Celiac.com 06/13/2018 - There have been numerous reports that olmesartan, aka Benicar, seems to trigger sprue‐like enteropathy in many patients, but so far, studies have produced mixed results, and there really hasn’t been a rigorous study of the issue. A team of researchers recently set out to assess whether olmesartan is associated with a higher rate of enteropathy compared with other angiotensin II receptor blockers (ARBs).
    The research team included Y.‐H. Dong; Y. Jin; TN Tsacogianis; M He; PH Hsieh; and JJ Gagne. They are variously affiliated with the Division of Pharmacoepidemiology and Pharmacoeconomics, Department of Medicine, Brigham and Women's Hospital and Harvard Medical School in Boston, MA, USA; the Faculty of Pharmacy, School of Pharmaceutical Science at National Yang‐Ming University in Taipei, Taiwan; and the Department of Hepato‐Gastroenterology, Chi Mei Medical Center in Tainan, Taiwan.
    To get solid data on the issue, the team conducted a cohort study among ARB initiators in 5 US claims databases covering numerous health insurers. They used Cox regression models to estimate hazard ratios (HRs) and 95% confidence intervals (CIs) for enteropathy‐related outcomes, including celiac disease, malabsorption, concomitant diagnoses of diarrhea and weight loss, and non‐infectious enteropathy. In all, they found nearly two million eligible patients.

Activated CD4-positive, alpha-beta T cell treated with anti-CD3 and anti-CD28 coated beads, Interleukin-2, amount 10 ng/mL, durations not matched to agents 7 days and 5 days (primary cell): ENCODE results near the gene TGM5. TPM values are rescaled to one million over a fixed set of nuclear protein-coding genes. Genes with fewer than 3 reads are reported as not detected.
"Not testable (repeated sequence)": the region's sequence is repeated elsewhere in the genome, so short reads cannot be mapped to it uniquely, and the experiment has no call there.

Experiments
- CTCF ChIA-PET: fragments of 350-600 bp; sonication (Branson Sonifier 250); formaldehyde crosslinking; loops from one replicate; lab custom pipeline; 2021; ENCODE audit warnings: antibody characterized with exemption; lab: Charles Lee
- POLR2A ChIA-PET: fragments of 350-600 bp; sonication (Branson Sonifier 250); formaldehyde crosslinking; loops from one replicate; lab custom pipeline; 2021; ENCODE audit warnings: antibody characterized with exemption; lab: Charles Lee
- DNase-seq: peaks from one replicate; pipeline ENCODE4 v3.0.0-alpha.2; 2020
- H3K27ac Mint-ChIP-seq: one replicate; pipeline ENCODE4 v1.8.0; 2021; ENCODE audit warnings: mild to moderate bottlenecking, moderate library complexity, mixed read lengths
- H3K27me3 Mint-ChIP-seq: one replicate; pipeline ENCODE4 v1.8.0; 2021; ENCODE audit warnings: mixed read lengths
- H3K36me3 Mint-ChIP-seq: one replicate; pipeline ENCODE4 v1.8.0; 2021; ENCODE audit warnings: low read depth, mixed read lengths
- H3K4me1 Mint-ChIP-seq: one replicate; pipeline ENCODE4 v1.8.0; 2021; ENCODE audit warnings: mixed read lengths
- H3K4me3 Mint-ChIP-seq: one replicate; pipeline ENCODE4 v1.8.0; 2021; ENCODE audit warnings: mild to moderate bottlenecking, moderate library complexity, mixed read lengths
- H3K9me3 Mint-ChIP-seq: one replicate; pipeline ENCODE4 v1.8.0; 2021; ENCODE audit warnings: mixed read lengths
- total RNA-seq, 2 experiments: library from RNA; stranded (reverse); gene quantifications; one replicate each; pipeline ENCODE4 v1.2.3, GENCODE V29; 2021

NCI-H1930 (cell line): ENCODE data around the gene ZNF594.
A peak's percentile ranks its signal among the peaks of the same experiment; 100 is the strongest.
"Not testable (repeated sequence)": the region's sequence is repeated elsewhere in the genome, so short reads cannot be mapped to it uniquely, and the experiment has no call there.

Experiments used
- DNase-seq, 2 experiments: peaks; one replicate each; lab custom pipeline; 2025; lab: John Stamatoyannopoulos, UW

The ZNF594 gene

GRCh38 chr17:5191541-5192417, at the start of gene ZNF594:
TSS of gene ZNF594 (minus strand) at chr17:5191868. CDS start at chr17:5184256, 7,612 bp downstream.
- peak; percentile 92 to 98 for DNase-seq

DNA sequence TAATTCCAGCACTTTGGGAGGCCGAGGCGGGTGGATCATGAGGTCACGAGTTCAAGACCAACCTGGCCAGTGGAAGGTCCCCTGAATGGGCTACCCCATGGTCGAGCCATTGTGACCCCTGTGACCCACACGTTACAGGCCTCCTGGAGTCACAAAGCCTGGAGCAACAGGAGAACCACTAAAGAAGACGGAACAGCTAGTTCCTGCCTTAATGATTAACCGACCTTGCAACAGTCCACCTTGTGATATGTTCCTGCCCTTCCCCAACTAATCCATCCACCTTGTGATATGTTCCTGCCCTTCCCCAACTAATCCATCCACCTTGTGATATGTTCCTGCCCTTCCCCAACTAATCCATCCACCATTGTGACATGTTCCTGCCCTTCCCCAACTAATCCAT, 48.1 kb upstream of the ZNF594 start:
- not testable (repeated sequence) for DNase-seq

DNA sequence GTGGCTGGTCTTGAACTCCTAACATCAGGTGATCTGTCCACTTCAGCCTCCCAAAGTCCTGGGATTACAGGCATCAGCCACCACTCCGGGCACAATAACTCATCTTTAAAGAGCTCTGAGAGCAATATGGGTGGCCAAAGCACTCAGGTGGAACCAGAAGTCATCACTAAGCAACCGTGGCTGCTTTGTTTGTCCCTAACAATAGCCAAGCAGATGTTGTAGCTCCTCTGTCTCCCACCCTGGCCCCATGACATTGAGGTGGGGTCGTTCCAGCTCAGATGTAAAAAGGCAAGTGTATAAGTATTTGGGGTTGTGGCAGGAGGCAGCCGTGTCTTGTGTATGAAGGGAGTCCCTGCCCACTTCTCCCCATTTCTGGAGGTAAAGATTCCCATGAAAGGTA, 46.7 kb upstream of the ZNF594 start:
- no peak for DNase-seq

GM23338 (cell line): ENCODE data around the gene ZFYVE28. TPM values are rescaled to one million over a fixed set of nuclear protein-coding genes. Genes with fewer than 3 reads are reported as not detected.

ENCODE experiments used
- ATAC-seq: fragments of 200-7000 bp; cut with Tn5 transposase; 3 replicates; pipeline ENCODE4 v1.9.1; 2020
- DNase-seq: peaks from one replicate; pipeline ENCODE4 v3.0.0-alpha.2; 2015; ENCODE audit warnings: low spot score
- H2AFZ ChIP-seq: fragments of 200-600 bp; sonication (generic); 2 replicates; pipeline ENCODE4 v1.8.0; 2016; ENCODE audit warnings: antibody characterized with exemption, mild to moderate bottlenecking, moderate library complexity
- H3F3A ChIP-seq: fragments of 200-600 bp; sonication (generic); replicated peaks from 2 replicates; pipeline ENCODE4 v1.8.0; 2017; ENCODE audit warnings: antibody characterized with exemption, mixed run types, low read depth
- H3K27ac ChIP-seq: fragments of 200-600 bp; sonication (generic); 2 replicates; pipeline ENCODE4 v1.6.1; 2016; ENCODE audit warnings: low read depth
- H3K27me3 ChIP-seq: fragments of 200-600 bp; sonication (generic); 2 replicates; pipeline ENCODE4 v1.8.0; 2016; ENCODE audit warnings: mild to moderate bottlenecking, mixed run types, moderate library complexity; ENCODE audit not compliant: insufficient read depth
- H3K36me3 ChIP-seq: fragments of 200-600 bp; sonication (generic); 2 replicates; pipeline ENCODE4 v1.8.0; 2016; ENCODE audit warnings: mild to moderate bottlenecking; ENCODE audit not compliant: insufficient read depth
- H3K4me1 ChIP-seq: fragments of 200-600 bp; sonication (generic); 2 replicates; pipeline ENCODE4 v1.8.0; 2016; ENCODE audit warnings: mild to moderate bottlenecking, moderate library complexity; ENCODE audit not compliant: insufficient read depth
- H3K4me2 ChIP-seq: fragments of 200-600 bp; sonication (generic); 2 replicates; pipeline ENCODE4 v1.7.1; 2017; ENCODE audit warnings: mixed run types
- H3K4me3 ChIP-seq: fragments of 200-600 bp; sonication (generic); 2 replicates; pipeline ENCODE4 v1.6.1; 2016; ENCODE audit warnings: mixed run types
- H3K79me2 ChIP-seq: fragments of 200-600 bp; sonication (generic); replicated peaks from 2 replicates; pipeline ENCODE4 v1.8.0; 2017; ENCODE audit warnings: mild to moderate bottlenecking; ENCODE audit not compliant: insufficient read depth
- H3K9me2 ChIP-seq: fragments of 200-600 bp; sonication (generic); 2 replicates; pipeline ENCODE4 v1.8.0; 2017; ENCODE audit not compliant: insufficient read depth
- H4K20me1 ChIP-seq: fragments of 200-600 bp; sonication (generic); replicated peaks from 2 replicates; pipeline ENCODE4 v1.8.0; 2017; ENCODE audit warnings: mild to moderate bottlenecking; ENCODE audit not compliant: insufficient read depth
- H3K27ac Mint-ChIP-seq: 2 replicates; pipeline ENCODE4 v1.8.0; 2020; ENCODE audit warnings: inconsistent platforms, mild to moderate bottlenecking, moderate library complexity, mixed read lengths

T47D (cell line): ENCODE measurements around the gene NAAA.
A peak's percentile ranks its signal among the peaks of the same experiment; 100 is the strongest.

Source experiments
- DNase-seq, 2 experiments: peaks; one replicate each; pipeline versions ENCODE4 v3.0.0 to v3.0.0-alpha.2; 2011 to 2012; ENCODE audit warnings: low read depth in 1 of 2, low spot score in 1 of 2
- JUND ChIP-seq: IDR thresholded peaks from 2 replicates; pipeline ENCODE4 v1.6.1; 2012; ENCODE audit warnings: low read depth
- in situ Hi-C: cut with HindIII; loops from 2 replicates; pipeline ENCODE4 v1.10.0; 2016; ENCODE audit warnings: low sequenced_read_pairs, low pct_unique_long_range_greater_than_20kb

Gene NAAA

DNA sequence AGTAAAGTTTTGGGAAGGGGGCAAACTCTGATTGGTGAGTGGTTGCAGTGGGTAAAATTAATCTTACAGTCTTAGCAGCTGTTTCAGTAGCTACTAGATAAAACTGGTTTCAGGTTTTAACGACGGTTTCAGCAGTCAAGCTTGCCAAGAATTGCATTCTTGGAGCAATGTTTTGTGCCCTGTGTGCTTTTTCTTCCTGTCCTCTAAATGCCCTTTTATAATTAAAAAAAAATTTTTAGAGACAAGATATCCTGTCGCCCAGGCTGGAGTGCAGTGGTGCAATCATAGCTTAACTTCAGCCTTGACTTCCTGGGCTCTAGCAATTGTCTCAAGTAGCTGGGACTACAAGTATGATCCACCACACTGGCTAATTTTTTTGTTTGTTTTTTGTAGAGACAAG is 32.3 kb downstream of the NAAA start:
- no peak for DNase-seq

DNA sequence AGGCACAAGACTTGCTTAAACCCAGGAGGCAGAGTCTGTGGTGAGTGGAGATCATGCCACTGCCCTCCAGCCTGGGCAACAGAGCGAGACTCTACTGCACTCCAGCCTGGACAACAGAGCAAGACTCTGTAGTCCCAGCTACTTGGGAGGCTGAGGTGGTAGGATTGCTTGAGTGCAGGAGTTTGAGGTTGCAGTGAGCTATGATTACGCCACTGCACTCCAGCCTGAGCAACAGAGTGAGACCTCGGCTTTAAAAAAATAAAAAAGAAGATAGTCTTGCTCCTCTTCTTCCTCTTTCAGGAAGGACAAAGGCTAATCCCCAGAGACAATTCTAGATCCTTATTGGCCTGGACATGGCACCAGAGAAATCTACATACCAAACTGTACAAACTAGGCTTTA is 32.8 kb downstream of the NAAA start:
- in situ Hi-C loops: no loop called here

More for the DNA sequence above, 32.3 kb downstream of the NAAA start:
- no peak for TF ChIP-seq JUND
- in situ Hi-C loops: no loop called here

They then assessed those patients and compared the results for olmesartan initiators to initiators of other ARBs after propensity score (PS) matching. They found unadjusted incidence rates of 0.82, 1.41, 1.66 and 29.20 per 1,000 person‐years for celiac disease, malabsorption, concomitant diagnoses of diarrhea and weight loss, and non‐infectious enteropathy respectively. 
    After PS matching comparing olmesartan to other ARBs, hazard ratios were 1.21 (95% CI, 1.05‐1.40), 1.00 (95% CI, 0.88‐1.13), 1.22 (95% CI, 1.10‐1.36) and 1.04 (95% CI, 1.01‐1.07) for each outcome. Patients aged 65 years and older showed greater hazard ratios for celiac disease, as did patients receiving treatment for more than 1 year, and patients receiving higher cumulative olmesartan doses.
    This is the first comprehensive multi‐database study to document a higher rate of enteropathy in olmesartan initiators as compared to initiators of other ARBs, though absolute rates were low for both groups.